Your personal and business credit scores can impact your company's financial future.
Credit scores are as important to businesses as they are to individuals. A good business credit score can mean everything, from negotiating payment terms with vendors and suppliers to getting a business line of credit from your bank.
If your business is carrying a lot of debt, it might be impacting your ability to secure funding for your company. Not using business credit at all, however, is also a detriment. There may also be an interplay between your personal credit and your business. Will paying off your debt – both personal and business – increase your business credit score?
The paradox of personal and business credit scores
Business and personal credit are separate, right? The answer is complicated. If a business is just starting out, or a sole proprietorship, there is a good chance that lenders will check your business and personal credit scores.
Further muddying the waters, if your personal score is good but your business one is poor or nonexistent, you may be asked to sign a personal guarantee for credit. If so, your personal score will absolutely make a difference in your business's ability to get funding with a bank or a line of credit.
In these cases, cleaning up your personal credit, including taking steps to pay down debt, may help your business. Completely paying off your debt may not be your best bet, but improving your score certainly can't hurt. If this sounds like you, get a copy of your personal credit report and work on building better credit.
You might also want to get a copy of your business credit score to check in on where your business stands or verify that you even have a credit score. They aren't free like a personal report can be, but it's worth it to know what it is and how it can improve.
Strategies to improve your business credit score
If your business does have a credit rating but it needs cleaning up, there are some easy ways you can take care of that.
First, make sure you're working with vendors that report payments. You may have a perfect payment record with a local supplier, but if they don't report your payment history to the credit bureaus, it won't help your rating. Ask any of your vendors that you have established payment terms with if they report. If not, consider adding vendors to your roster that do.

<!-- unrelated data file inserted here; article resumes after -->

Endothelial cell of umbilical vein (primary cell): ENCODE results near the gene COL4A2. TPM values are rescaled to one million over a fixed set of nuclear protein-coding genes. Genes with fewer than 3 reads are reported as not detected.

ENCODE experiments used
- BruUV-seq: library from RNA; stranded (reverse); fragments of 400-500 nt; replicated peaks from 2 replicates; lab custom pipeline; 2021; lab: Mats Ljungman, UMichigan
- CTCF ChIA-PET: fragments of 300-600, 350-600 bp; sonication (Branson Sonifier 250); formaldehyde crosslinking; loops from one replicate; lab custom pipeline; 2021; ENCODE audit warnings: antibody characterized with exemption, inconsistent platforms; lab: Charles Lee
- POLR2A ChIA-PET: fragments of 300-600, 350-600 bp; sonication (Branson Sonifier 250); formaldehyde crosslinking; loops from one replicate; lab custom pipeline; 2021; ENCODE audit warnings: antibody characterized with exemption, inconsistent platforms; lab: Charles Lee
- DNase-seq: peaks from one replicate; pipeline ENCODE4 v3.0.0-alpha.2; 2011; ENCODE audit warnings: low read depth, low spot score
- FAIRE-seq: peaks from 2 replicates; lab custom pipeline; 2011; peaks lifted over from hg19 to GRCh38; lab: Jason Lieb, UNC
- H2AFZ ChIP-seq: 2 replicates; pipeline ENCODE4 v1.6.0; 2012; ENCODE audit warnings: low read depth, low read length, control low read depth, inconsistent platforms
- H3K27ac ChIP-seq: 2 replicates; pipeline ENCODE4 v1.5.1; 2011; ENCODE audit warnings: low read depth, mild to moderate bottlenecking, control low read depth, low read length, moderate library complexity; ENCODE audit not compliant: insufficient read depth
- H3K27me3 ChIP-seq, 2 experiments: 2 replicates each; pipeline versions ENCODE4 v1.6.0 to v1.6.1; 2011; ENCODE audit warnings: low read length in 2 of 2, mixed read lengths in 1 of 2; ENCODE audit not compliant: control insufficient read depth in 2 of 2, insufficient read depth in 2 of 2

Once you have established payment terms with vendors that will report your payments, make sure you pay them on time. Better yet, pay them early. Dun & Bradstreet's widely used business credit scoring system, from 1 to 100, is based on your payment history. Paying on time gets you a decent score, but paying early is the only way to get anywhere near 100.
As with your personal credit report, you should monitor your business report regularly. Errors can happen, and you should work to clear those up as soon as you discover them. The lower interest rate you get from a good score will more than offset the cost of acquiring your credit report.
You should also concentrate on keeping your debt ratio low. The amount you owe versus the amount of credit you can use impacts your score. Paying down your debt is good, but in lieu of that, consider opening another line of credit. Although it might seem counterintuitive, it can help your business's credit score.
Lastly, if you haven't established credit with vendors or gotten a business credit card, do so, even if early on you need to personally secure the loan or line. The more of a credit history you can establish for your business, the less your personal finances will affect your business's ability to get financing.